• thanks for reassuring me 😉 I have heard of mechanical foxes too. Not sure how well that works. Good luck with your book. You are a good writer and I’ll bet it’ll be a book worth reading 😉

  7. When I lived in D.C., I loved to visit Middleburg anytime during the year. But my favorite time was on a cold winter day before Christmas. The decorations there are beautiful. One year we cut our tree at a nearby Christmas tree farm. I hope that you will be able to visit your friends around Christmas one year.

  8. Just wondering… Are you finding writing fiction more or less challenging than writing nonfiction?

    “Changing your hair is a reflection of a shift in thinking.” – Psychologist Marion Woodman
    I read that in a book somewhere. 😉


  9. A new novel? You have one certain reader. 🙂 I’m fascinated by how you keep discovering new areas.

    Can you give some hints about its story or is it top secret? If I were to guess, I would say it might be something like The Dollmaker with a true American heroine. 🙂


      • Don’t give up! And if you have doubts that means you really care and that the material is worthy. Nowadays so many poorly written things come out, where you can see that the writer barely gave a s… about it. You’re a talented, exceptionally author, if your novel is half as interesting and absorbing as your autobiography, it has to be done. (If you need “test readers”, you know how to find me, lol)

        I wish you the best of luck and the muse to grace you with her presence. 🙂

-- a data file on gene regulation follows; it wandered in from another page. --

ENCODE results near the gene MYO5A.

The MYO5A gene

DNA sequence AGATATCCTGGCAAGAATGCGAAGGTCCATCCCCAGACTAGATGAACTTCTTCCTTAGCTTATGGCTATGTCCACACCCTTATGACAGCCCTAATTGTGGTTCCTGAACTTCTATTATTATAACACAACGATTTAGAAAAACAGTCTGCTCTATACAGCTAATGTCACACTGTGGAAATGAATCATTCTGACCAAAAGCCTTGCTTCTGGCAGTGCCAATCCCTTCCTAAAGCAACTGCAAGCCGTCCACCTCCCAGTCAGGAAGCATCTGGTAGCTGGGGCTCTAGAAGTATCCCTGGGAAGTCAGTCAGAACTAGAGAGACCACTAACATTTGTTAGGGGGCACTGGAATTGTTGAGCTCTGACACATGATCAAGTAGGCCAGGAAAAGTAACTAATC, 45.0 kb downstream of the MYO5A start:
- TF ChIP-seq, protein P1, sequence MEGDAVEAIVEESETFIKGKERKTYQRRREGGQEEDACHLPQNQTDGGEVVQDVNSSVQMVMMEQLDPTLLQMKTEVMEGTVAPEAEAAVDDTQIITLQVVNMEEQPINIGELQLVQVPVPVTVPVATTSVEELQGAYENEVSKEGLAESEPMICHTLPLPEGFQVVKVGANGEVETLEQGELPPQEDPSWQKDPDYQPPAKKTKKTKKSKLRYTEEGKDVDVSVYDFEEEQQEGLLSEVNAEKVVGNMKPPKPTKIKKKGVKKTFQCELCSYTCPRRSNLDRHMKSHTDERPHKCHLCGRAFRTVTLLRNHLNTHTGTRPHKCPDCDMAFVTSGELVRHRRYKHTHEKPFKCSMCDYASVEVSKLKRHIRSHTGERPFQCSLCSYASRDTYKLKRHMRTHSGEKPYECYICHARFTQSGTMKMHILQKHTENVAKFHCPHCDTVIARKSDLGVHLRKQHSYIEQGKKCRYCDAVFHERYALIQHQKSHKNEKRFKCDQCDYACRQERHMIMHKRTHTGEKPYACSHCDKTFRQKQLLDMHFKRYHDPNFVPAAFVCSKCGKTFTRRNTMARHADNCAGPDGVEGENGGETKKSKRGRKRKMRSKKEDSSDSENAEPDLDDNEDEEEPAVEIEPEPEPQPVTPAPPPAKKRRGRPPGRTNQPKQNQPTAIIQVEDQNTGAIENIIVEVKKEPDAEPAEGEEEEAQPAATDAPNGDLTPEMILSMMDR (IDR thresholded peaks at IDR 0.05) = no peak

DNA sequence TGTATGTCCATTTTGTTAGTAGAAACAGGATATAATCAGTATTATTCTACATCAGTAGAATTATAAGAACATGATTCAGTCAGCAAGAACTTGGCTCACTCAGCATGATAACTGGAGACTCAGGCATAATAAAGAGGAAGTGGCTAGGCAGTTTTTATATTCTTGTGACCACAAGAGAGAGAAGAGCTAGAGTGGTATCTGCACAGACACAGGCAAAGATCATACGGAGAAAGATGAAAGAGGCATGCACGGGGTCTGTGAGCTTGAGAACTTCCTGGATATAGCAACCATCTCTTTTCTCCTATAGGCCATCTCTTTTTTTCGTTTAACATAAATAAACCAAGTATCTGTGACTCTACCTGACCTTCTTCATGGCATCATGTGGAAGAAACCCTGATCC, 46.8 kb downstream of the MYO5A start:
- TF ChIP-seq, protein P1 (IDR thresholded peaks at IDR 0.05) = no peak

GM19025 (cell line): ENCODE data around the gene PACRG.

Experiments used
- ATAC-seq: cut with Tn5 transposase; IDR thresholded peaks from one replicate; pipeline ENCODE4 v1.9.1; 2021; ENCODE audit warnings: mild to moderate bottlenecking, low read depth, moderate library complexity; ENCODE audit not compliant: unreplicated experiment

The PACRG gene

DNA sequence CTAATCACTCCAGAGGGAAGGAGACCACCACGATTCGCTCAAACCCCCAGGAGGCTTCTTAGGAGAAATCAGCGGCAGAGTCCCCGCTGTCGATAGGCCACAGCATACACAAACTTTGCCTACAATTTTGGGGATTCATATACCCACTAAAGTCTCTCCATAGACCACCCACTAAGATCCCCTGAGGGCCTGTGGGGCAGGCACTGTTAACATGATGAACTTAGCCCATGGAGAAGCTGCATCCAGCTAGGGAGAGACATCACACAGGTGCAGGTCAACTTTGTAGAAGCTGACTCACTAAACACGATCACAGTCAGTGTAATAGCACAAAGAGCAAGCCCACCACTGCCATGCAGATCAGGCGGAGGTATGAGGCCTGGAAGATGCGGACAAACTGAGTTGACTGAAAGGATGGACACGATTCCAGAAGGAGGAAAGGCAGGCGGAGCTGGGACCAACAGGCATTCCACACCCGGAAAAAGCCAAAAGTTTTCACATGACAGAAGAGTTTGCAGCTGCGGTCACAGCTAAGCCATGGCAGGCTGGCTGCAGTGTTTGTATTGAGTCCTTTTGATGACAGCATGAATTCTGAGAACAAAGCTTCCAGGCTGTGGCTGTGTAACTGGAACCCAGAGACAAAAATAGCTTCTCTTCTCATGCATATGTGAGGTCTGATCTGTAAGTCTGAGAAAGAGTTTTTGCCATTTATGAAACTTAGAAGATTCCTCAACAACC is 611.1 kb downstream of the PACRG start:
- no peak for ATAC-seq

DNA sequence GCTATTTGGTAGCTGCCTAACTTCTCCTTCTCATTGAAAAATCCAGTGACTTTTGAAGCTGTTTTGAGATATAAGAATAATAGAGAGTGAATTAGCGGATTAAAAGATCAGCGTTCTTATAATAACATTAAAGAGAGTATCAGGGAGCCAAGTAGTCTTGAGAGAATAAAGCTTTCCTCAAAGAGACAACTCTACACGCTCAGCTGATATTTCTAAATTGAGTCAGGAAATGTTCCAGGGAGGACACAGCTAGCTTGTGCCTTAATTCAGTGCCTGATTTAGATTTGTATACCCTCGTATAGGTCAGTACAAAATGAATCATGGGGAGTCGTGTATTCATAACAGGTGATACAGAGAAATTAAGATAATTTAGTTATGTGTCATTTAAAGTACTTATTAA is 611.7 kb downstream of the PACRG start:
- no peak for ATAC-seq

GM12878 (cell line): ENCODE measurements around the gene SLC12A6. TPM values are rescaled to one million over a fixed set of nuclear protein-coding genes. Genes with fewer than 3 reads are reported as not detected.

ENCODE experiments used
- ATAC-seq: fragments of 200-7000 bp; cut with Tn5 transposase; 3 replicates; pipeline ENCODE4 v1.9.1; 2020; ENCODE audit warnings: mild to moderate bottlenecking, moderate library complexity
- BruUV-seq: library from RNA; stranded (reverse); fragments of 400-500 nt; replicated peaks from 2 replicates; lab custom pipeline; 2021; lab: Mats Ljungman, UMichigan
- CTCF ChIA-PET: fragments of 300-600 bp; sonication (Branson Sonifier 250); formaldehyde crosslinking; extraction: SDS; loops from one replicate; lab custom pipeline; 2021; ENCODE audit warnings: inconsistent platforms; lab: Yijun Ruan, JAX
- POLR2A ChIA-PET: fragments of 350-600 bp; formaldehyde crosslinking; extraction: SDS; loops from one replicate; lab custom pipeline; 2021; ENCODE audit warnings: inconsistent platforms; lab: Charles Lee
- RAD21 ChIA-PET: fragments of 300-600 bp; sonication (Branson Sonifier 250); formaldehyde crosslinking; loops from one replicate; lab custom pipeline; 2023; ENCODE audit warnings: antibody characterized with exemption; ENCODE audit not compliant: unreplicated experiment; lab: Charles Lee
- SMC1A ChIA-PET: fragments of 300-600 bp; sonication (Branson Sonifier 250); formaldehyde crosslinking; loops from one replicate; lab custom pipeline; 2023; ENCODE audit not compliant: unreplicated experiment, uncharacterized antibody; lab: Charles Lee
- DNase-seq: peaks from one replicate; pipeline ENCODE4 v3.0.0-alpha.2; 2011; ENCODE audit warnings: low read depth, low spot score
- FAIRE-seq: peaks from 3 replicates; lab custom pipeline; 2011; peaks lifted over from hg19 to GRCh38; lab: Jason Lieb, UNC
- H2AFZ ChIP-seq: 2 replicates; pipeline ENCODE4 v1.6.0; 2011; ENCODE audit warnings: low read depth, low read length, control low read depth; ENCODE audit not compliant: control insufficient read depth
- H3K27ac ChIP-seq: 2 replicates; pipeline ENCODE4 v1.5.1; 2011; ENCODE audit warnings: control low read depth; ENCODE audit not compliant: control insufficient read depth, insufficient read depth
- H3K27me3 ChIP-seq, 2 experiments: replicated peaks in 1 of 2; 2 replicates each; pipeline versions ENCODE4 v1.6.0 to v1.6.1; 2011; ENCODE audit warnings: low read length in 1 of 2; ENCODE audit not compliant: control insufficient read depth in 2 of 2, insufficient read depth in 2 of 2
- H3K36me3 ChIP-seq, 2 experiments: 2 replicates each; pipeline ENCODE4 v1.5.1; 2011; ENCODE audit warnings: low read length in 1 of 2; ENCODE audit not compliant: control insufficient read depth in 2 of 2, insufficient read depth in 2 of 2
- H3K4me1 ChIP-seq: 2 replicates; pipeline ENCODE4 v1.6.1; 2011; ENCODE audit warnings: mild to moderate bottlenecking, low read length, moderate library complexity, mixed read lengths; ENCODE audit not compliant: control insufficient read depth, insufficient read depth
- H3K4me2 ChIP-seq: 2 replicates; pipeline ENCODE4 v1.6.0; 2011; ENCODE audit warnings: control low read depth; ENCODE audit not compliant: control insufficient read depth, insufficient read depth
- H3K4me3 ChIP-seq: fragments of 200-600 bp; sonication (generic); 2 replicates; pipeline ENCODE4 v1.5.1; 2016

10. Jane, I’m s sad and mad that you didn’t win the Emmy. Leona Lansing is freakin amazing, all of the awards should go to you.
    Just so you know- I think you should’ve won and I think that you are absolutely amazing and I love you dearly.

  11. <3 Let me know you are hearing me…

  12. A great blog. I always learn so much from you – about practically everything. Thanks.

  13. Fascinating travel story–thanks for sharing. So happy to hear you are writing a Texas-based novel. My cousin, Kameron Searle, a Houston lawyer, is President of the Texas Heritage Society and has written extensively on my great-great-great grandfather Martin Parmer, who wrote the Texas Declaration of Independence and chaired the committee that drafted the Texas constitution. Kameron and a California cousin have research that shows Martin Parmer was the original Davy Crockett and that his character was essentially stolen (Martin Parmer was known as the Ring-Tailed Panther and written about extensively in his day). He is buried on the state Capitol grounds in Austin. My other great-great grandfather, Jacob Shepperd was a Texas hero and fought in the first battle against the Alamo. My great-great uncle Charles B. Stewart designed the Tex’s flag. A cousin is a professional genealogist at he Sam Houston Museum in Huntsville. So…..if you need any help in the area of historical research by all means don’t hesitate to let me put you in contact with one of these cousins. I live in Saudi Arabia and am not well-versed in the history, but they could surely assist if needed. My work email here is [email protected]

  14. If you have the characters and you know where it’s going, you can always set it aside for awhile and mull it all over in your head. A lot of writing is like painting– it happens before you write anything down. And unless you have a contract, you can take time to get the whole thing the way you want it without pressure to make it into one or another thing.